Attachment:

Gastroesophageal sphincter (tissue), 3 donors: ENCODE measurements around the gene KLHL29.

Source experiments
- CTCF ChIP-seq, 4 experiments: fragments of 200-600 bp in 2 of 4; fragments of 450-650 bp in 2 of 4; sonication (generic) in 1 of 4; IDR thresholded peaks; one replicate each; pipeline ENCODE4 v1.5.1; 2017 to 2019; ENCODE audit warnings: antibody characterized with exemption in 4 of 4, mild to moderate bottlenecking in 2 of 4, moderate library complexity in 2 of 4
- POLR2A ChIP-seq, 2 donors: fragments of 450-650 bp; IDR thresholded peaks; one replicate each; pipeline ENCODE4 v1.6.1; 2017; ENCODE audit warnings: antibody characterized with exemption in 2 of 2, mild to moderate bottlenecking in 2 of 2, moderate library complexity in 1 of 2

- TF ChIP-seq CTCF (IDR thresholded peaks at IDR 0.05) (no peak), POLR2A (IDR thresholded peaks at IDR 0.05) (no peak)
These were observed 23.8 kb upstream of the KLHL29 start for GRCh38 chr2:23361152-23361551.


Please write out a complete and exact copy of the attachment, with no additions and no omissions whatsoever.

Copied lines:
Gastroesophageal sphincter (tissue), 3 donors: ENCODE measurements around the gene KLHL29.

Source experiments
- CTCF ChIP-seq, 4 experiments: fragments of 200-600 bp in 2 of 4; fragments of 450-650 bp in 2 of 4; sonication (generic) in 1 of 4; IDR thresholded peaks; one replicate each; pipeline ENCODE4 v1.5.1; 2017 to 2019; ENCODE audit warnings: antibody characterized with exemption in 4 of 4, mild to moderate bottlenecking in 2 of 4, moderate library complexity in 2 of 4
- POLR2A ChIP-seq, 2 donors: fragments of 450-650 bp; IDR thresholded peaks; one replicate each; pipeline ENCODE4 v1.6.1; 2017; ENCODE audit warnings: antibody characterized with exemption in 2 of 2, mild to moderate bottlenecking in 2 of 2, moderate library complexity in 1 of 2

- TF ChIP-seq CTCF (IDR thresholded peaks at IDR 0.05) (no peak), POLR2A (IDR thresholded peaks at IDR 0.05) (no peak)
These were observed 23.8 kb upstream of the KLHL29 start for GRCh38 chr2:23361152-23361551.